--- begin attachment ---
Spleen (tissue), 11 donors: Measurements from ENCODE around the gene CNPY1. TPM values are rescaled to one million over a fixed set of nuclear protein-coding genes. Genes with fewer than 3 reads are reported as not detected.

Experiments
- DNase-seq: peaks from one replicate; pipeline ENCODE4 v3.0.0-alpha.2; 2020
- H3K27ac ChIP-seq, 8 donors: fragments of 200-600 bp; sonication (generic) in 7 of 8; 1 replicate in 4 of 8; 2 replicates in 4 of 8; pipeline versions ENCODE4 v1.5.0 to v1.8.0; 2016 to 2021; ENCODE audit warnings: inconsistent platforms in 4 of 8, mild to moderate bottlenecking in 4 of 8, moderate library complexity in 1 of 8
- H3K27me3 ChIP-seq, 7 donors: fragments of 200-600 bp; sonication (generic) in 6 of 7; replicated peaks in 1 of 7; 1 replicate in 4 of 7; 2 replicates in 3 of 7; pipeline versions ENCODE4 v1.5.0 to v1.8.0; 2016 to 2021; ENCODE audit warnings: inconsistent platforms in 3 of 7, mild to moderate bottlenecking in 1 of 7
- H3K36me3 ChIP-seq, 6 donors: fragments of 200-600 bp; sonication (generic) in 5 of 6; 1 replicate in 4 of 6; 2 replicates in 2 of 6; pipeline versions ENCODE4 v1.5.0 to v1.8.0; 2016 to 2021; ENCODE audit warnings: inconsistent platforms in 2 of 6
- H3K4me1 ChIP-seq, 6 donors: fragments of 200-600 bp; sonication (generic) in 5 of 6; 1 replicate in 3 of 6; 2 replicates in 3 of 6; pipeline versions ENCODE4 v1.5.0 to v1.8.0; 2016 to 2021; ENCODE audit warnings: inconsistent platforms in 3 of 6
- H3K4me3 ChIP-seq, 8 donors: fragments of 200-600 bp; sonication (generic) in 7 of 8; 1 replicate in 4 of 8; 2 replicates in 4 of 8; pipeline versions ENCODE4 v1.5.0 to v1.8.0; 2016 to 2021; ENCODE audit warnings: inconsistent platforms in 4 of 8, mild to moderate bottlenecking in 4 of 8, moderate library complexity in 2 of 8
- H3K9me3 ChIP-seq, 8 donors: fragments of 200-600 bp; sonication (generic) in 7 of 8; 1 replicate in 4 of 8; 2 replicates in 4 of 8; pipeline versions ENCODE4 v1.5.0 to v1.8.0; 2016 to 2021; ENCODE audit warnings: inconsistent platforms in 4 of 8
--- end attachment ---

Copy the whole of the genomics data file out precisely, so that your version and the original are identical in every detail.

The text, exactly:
Spleen (tissue), 11 donors: Measurements from ENCODE around the gene CNPY1. TPM values are rescaled to one million over a fixed set of nuclear protein-coding genes. Genes with fewer than 3 reads are reported as not detected.

Experiments
- DNase-seq: peaks from one replicate; pipeline ENCODE4 v3.0.0-alpha.2; 2020
- H3K27ac ChIP-seq, 8 donors: fragments of 200-600 bp; sonication (generic) in 7 of 8; 1 replicate in 4 of 8; 2 replicates in 4 of 8; pipeline versions ENCODE4 v1.5.0 to v1.8.0; 2016 to 2021; ENCODE audit warnings: inconsistent platforms in 4 of 8, mild to moderate bottlenecking in 4 of 8, moderate library complexity in 1 of 8
- H3K27me3 ChIP-seq, 7 donors: fragments of 200-600 bp; sonication (generic) in 6 of 7; replicated peaks in 1 of 7; 1 replicate in 4 of 7; 2 replicates in 3 of 7; pipeline versions ENCODE4 v1.5.0 to v1.8.0; 2016 to 2021; ENCODE audit warnings: inconsistent platforms in 3 of 7, mild to moderate bottlenecking in 1 of 7
- H3K36me3 ChIP-seq, 6 donors: fragments of 200-600 bp; sonication (generic) in 5 of 6; 1 replicate in 4 of 6; 2 replicates in 2 of 6; pipeline versions ENCODE4 v1.5.0 to v1.8.0; 2016 to 2021; ENCODE audit warnings: inconsistent platforms in 2 of 6
- H3K4me1 ChIP-seq, 6 donors: fragments of 200-600 bp; sonication (generic) in 5 of 6; 1 replicate in 3 of 6; 2 replicates in 3 of 6; pipeline versions ENCODE4 v1.5.0 to v1.8.0; 2016 to 2021; ENCODE audit warnings: inconsistent platforms in 3 of 6
- H3K4me3 ChIP-seq, 8 donors: fragments of 200-600 bp; sonication (generic) in 7 of 8; 1 replicate in 4 of 8; 2 replicates in 4 of 8; pipeline versions ENCODE4 v1.5.0 to v1.8.0; 2016 to 2021; ENCODE audit warnings: inconsistent platforms in 4 of 8, mild to moderate bottlenecking in 4 of 8, moderate library complexity in 2 of 8
- H3K9me3 ChIP-seq, 8 donors: fragments of 200-600 bp; sonication (generic) in 7 of 8; 1 replicate in 4 of 8; 2 replicates in 4 of 8; pipeline versions ENCODE4 v1.5.0 to v1.8.0; 2016 to 2021; ENCODE audit warnings: inconsistent platforms in 4 of 8